It is said that 6 degrees of association separates every human on earth from another. The Gordons Bay House asks how 6 degrees of separation might negotiate a web of complex associations in order to produce an architecture that works for a wide group of people. Set on the hillside overlooking Gordons Bay, the design consists of three levels, each level alternatively offset from the boundary by six degrees. These devices allow the project to avoid stepping on neighbour’s toes, without compromising the quality of the dwelling. The alternating levels all pivot around a dramatic double height gallery stairwell that accommodates the client’s extensive collection of artwork and draws light and air through the centre of the dwelling.
The architecture is embraced and enhanced by landscaping designed by Terragram. A generous lawn is surrounded by edible plants, trees, vegetables and herbs, and the public lane to the south has been enhanced with endemic flowering plants. Built to last, the house uses off-form concrete slabs and edge beams allowing the structure to cantilever gracefully. This palette of materials, as well as the use of aluminium louvers, new and salvaged timbers, and sandstone all elegantly speaks of its seaside setting.
Gordon’s Bay House, Sydney, Australia, by Luigi Rosselli Architects
Valcucine presents the New Logica System as part of a world tour, Kitchen, Soul, Design L’Italia che Vive, a twelve-month journey throughout all of 2013. Five stops: Milan, London, New York, Moscow, and Shanghai. It’s an international tour that will show the industry’s leading international professionals the ingenuity, creativity, and overall excellence of Italian kitchen manufacturers.
After having revolutionised ergonomics by presenting the Logica System in 1996 with its 80cm depth and equipped back section, removable jumbo drawers and wall units with Ala and Aerius lift-up doors, Valcucine is now presenting the new equipped back section. The back section is capable of containing and concealing, when necessary, all the kitchen equipment: the dish-drainer, weighing scales, small appliances, removable cooking receptacles, bottle-racks, power sockets, a monitor, a kitchen roll holder, the tap, hooks for utensils and even a cooker hood. Everything on hand, everything tidy in an instant.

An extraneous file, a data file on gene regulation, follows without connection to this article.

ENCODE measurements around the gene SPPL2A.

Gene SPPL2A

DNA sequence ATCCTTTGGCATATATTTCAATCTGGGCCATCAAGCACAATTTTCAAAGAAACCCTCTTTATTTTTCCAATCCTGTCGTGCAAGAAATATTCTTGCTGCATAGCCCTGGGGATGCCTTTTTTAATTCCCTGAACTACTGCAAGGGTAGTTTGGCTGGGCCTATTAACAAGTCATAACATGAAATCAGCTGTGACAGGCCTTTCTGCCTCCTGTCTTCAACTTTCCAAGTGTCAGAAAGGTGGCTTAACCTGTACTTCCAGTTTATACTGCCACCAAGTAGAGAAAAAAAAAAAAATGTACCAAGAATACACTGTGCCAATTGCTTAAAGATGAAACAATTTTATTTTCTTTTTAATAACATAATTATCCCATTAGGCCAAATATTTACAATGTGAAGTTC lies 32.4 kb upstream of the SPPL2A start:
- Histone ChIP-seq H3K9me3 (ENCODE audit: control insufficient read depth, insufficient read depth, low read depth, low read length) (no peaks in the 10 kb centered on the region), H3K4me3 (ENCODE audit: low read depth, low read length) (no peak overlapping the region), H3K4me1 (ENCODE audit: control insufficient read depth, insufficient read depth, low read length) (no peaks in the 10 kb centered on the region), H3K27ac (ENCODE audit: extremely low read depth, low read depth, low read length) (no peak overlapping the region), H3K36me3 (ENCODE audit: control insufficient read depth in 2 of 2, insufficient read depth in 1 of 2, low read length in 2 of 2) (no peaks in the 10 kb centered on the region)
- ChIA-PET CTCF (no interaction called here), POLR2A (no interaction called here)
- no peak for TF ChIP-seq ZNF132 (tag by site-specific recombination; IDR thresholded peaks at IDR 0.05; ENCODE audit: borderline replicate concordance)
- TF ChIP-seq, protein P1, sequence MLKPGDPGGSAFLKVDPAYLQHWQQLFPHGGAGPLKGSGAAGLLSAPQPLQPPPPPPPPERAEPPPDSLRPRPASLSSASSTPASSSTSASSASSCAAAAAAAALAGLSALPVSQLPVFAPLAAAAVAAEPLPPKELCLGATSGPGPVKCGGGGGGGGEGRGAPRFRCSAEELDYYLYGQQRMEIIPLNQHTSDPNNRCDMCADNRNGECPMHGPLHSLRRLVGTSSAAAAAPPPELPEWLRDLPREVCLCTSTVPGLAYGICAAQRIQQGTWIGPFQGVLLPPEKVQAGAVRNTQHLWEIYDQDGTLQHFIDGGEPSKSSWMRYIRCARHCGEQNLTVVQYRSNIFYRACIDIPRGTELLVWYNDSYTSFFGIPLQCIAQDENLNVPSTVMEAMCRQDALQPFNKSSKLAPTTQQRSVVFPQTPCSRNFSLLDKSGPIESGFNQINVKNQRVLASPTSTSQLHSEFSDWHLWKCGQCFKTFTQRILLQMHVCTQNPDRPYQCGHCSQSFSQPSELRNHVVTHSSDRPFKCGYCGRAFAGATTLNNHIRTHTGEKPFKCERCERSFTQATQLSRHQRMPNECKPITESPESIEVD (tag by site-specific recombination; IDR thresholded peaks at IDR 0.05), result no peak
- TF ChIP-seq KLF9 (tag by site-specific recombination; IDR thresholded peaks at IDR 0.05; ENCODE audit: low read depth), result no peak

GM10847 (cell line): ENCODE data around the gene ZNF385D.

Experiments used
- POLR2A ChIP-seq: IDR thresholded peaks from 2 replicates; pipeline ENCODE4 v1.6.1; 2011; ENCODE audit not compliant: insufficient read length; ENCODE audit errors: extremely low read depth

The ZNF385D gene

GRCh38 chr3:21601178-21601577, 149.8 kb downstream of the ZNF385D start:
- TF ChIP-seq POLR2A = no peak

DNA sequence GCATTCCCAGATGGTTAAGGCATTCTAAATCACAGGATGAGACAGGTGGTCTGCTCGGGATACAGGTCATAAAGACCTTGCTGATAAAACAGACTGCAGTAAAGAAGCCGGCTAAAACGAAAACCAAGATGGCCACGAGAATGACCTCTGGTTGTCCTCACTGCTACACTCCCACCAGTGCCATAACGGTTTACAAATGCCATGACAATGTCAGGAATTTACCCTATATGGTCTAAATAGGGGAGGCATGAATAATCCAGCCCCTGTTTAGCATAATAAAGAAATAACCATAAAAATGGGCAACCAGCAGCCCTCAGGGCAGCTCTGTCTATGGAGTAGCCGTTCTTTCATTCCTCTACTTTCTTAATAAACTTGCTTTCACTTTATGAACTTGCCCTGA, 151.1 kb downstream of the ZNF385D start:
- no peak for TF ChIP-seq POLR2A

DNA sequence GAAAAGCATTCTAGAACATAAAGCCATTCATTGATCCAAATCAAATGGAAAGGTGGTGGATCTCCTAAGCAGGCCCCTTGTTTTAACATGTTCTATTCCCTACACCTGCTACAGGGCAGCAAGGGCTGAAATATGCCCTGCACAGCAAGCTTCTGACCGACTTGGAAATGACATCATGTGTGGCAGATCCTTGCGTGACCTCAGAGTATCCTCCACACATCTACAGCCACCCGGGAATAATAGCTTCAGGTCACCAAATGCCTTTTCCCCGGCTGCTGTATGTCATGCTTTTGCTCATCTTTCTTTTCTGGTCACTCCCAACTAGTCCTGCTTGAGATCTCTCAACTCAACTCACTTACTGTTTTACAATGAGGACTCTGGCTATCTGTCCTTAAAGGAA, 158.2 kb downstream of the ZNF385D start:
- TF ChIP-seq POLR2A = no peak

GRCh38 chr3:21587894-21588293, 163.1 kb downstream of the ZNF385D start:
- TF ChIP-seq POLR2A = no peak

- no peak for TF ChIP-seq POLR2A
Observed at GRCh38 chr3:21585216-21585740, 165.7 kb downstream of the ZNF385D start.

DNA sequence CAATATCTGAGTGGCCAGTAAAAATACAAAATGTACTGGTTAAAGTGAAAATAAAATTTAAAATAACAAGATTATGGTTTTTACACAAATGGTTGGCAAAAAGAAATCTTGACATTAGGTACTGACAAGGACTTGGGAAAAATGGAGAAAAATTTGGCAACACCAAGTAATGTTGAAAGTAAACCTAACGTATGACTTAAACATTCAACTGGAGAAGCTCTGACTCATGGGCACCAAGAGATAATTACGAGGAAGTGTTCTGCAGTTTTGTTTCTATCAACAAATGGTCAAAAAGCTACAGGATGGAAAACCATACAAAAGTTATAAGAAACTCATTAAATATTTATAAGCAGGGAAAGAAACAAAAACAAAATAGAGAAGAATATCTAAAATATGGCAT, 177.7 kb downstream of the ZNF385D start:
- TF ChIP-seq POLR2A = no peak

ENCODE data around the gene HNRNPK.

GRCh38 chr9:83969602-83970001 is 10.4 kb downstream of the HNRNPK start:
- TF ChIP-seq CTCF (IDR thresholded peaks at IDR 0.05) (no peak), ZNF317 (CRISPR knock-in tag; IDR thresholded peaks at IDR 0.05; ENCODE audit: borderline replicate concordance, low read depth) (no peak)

Situated in Melbourne’s inner-city suburb of Kensington, ‘The Mullet’ performs contorted gymnastics in order to facilitate an ambitious brief on a small, yet opportunistic site. The clients, Scott Smith and Phoebe Moore, wanted to commission not only a new and comfortable home, but also sought a challenging design. Running a family business in construction, Scott and Phoebe’s own home would become an opportunity for them to showcase their own capabilities. A Heritage overlay shaped the design for the front of the dwelling, requiring that the cottage façade and first few rooms flanking Hardiman Street be retained and renovated, (red roof and all.) This is where the formality is, the face to the heritage land of Eastwood Street blends seamlessly with its cottage neighbours. Three bedrooms and two bathrooms are resolved into the pre-determined Edwardian shell, freeing up the new extension for the living areas.
The ‘fun’ begins to emerge when rounding Hardiman Street. “I don’t like it” – says one of the locals half way through construction. “It’s not in keeping with the area…” The new extension is not meant to be sympathetic to an older style but rather been shaped by the clients’ brief, solar access and one of Melbourne’s best views back onto the city. The balancing act that the local resident detested emerged when the brief called for off-street parking. The house would straddle the parking area, and even with the grade of Hardiman Street to advantage, excavation was unavoidable. Since a digger would be coming to site anyway, the opportunity to dig a little deeper and sink a large concrete box (along with the children in it) was far too good to refuse. Buried within the concrete box is the rumpus room, wine cellar, laundry, and an additional bathroom. The box is capped with a concrete lid and garnished with strategically placed, trafficable glass skylights. The monolithic form anchors the new building into the side of the hill and is finished internally by the rough reality of building – and being – underground.